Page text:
COVID-19 infodemic has been spreading faster than the pandemic itself. The misinformation riding upon the infodemic wave poses a major threat to people's health and governance systems. Since social media is the largest source of information, managing the infodemic not only requires mitigating of misinformation but also an early understanding of psychological patterns resulting from it. During the COVID-19 crisis, Twitter alone has seen a sharp 45% increase in the usage of its curated events page, and a 30% increase in its direct messaging usage, since March 6th 2020. In this study, we analyze the psychometric impact and coupling of the COVID-19 infodemic with the official bulletins related to COVID-19 at the national and state level in India. We look at these two sources with a psycho-linguistic lens of emotions and quantified the extent and coupling between the two. We modified path, a deep skip-gram based open-sourced lexicon builder for effective capture of health-related emotions. We were then able to capture the time-evolution of health-related emotions in social media and official bulletins. An analysis of lead-lag relationships between the time series of extracted emotions from official bulletins and social media using Granger's causality showed that state bulletins were leading the social media for some emotions such as Medical Emergency. Further insights that are potentially relevant for the policymaker and the communicators actively engaged in mitigating misinformation are also discussed. Our paper also introduces CoronaIndiaDataset2, the first social media based COVID-19 dataset at national and state levels from India with over 5.6 million national and 2.6 million state-level tweets. Finally, we present our findings as COVibes, an interactive web application capturing psychometric insights captured upon the CoronaIndiaDataset, both at a national and state level.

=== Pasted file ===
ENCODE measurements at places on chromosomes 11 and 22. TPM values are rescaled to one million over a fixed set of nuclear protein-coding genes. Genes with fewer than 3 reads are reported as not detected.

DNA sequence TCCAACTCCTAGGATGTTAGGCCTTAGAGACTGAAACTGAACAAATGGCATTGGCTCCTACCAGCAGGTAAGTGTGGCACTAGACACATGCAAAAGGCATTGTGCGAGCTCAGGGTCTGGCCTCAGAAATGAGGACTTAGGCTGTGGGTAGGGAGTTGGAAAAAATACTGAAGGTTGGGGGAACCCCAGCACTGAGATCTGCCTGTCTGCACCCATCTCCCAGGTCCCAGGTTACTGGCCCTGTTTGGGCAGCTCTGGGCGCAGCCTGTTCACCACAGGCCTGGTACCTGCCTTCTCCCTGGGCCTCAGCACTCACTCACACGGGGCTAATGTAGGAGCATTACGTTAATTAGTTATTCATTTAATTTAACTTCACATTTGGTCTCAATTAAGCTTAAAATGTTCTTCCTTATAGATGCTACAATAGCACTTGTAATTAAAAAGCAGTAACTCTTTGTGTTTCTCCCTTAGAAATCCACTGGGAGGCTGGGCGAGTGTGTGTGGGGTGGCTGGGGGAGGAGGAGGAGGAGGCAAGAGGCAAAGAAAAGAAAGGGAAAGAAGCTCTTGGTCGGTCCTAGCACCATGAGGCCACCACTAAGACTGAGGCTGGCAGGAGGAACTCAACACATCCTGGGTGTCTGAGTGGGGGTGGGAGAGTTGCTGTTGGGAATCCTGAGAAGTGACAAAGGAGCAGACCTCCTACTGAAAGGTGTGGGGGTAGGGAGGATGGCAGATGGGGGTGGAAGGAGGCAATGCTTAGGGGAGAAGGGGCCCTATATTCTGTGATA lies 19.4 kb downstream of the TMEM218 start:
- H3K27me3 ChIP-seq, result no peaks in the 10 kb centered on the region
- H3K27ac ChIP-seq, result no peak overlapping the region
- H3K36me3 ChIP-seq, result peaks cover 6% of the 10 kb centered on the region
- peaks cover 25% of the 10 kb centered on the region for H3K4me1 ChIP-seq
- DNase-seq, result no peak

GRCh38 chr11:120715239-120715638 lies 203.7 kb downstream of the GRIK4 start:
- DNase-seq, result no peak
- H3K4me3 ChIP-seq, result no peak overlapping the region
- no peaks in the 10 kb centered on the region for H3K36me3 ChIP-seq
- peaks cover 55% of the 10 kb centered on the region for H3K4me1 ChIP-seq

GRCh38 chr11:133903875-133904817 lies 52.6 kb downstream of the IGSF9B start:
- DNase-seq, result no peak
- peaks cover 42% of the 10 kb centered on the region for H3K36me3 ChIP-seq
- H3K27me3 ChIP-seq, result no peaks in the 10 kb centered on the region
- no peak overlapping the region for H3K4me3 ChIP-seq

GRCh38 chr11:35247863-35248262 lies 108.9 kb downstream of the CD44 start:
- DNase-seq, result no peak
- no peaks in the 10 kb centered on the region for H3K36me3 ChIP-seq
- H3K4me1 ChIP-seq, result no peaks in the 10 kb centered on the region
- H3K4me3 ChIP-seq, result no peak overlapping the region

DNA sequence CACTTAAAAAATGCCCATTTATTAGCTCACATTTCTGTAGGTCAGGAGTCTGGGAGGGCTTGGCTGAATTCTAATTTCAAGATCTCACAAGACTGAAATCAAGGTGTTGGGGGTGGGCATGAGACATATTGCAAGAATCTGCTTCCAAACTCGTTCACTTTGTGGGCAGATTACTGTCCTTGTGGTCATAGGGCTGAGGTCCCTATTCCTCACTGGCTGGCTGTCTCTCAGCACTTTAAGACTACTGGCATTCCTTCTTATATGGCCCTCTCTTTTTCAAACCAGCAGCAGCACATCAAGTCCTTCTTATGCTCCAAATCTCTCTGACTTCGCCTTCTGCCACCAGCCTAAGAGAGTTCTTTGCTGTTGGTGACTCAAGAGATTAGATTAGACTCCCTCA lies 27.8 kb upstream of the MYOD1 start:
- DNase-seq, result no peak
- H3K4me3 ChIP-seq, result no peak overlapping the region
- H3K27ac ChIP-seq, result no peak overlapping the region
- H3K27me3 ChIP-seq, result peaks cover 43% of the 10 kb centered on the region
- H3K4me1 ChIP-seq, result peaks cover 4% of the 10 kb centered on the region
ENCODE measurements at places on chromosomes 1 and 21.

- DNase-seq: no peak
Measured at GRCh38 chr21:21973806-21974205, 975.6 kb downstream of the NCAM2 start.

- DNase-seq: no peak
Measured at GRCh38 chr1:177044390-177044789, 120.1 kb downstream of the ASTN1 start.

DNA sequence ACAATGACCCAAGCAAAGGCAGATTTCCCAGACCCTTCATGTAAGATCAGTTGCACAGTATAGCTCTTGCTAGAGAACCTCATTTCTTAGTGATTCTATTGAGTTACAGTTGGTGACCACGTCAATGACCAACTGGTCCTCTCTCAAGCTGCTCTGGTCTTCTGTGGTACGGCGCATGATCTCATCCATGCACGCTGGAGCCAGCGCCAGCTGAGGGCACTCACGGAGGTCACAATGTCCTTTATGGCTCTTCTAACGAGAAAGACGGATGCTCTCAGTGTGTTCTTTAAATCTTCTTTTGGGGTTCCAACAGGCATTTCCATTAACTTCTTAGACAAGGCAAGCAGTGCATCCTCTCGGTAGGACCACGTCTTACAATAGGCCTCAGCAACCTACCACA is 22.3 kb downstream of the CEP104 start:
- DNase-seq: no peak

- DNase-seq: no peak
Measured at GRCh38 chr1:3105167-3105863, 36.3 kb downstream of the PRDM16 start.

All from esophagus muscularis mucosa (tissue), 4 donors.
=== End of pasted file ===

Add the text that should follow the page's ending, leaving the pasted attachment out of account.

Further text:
Brain Computer Interfaces (BCI) have become very popular with Electroencephalography (EEG) being one of the most commonly used signal acquisition techniques. A major challenge in BCI studies is the individualistic analysis required for each task. Thus, task-specific feature extraction and classification are performed, which fails to generalize to other tasks with similar time-series EEG input data. To this end, we design a GRU-based universal deep encoding architecture to extract meaningful features from publicly available datasets for five diverse EEG-based classification tasks. Our network can generate task and format-independent data representation and outperform the state of the art EEGNet architecture on most experiments. We also compare our results with CNN-based, and Autoencoder networks, in turn performing local, spatial, temporal and unsupervised analysis on the data.